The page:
An uninterupted power supply has a battery that provides the power to even out power drops. My uninterupted power supplys would trip and go to battery backup momentarilly every time the washer or drier came on. I now have the computer in a diffrent part of the house and on a diffrent power circuit, and don’t have that problem anymore.
An uninterupted power supply might be a good idea, and if moving the computer or maybe running power from a diffrent outlet is an option, then you can hook it up to a circuit that doesn’t have other high drain devices (washer, drier, oven, fridge, airconditioner/heat, home entertainment system etc). Just shut off your circuit breakers one at a time and see what all looses power on each breaker (including the wall sockets). Also, look at the ratings on the various breakers. You may have some circuits in your house/apartment that are designed for more current.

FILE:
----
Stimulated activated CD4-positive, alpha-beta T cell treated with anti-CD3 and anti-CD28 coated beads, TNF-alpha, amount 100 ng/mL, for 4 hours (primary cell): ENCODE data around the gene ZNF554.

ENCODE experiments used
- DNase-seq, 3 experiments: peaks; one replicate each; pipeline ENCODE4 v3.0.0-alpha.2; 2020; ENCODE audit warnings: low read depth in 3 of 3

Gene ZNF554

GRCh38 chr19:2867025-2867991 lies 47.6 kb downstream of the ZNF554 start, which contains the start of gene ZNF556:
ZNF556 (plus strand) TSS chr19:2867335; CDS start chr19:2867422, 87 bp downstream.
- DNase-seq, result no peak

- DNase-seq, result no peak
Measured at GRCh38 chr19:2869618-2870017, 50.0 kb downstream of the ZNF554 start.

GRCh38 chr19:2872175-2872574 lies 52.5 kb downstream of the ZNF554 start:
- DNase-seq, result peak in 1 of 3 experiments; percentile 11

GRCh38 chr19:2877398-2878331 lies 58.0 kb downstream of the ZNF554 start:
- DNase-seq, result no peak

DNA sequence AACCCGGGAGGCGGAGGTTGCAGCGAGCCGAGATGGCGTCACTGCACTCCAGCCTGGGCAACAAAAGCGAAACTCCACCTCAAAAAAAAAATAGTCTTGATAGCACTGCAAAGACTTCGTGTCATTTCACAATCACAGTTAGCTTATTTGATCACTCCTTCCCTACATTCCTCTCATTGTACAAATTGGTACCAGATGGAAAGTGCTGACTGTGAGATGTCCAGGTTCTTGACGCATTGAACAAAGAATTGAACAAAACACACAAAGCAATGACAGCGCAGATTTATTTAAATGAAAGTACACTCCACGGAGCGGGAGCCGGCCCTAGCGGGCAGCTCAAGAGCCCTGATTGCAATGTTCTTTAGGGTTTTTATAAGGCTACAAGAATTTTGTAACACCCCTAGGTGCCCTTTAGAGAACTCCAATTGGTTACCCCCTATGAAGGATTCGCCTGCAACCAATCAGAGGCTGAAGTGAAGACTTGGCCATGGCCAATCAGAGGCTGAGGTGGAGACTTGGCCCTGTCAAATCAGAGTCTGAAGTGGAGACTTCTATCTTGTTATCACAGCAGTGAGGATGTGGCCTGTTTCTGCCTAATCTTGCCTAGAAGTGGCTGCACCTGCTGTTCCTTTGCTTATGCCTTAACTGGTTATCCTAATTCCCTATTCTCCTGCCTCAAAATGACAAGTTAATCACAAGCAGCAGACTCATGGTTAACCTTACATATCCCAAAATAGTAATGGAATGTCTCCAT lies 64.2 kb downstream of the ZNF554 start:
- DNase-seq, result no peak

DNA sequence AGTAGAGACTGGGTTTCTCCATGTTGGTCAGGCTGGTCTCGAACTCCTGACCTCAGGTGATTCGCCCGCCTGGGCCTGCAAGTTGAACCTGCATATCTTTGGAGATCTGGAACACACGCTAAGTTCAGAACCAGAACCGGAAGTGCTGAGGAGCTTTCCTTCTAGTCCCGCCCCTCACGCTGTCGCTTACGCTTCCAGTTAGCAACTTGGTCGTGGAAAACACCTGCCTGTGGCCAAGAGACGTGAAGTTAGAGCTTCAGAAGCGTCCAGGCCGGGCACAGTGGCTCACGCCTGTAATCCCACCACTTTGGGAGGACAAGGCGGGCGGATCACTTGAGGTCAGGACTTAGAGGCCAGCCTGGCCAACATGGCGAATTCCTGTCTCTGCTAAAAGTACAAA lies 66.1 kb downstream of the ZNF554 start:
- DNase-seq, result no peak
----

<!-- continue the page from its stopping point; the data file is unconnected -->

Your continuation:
Your power supply has protection from crashing the computer when this happens. The motherboard doesn’t actually power up the system till after a brief delay after the power supply powers up. When the power supply powers up, it waits to detect that power has stabalized and then it sends a power good signal to the mother board letting it know that power is stable. This doesn’t help you if the computer is already on and something else causes the drop in power though.


I’m for the “leave it on, always” approach.
The tiny amount of power that appliances in standby uses isn’t enough for me to bother to plug and unplug them all the live-long day.